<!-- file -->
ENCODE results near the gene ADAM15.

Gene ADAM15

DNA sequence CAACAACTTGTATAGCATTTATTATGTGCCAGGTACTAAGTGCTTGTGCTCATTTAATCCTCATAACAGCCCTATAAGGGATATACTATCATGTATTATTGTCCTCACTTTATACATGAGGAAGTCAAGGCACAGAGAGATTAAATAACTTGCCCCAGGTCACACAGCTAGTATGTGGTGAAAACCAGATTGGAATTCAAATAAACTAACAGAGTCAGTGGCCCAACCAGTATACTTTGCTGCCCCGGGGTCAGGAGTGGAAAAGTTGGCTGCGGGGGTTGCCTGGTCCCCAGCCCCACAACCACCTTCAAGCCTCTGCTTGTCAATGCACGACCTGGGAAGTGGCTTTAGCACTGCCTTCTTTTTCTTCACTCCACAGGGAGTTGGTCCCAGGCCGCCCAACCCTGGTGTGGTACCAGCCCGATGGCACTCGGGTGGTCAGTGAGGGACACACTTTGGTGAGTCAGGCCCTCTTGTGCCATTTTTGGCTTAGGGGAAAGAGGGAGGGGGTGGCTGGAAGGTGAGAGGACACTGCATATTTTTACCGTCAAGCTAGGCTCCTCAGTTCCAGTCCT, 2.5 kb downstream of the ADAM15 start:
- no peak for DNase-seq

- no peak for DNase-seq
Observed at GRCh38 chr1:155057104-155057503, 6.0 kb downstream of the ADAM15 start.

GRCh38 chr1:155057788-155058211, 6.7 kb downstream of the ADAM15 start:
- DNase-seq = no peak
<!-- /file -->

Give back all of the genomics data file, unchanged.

ENCODE results near the gene ADAM15.

Gene ADAM15

DNA sequence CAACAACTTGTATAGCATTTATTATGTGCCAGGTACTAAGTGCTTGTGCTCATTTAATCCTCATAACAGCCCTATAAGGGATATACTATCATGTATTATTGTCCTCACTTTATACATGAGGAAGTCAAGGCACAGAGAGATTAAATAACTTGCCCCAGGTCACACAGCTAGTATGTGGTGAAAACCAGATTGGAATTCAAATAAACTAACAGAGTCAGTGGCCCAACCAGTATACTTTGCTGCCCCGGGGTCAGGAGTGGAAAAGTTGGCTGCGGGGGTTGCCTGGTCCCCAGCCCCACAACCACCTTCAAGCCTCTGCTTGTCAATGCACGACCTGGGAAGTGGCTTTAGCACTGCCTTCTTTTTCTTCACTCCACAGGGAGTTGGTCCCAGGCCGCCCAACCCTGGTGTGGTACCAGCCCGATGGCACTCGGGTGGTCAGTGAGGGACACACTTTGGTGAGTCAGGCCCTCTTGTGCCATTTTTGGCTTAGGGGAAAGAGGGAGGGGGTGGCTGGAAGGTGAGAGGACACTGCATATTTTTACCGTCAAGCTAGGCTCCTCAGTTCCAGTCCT, 2.5 kb downstream of the ADAM15 start:
- no peak for DNase-seq

- no peak for DNase-seq
Observed at GRCh38 chr1:155057104-155057503, 6.0 kb downstream of the ADAM15 start.

GRCh38 chr1:155057788-155058211, 6.7 kb downstream of the ADAM15 start:
- DNase-seq = no peak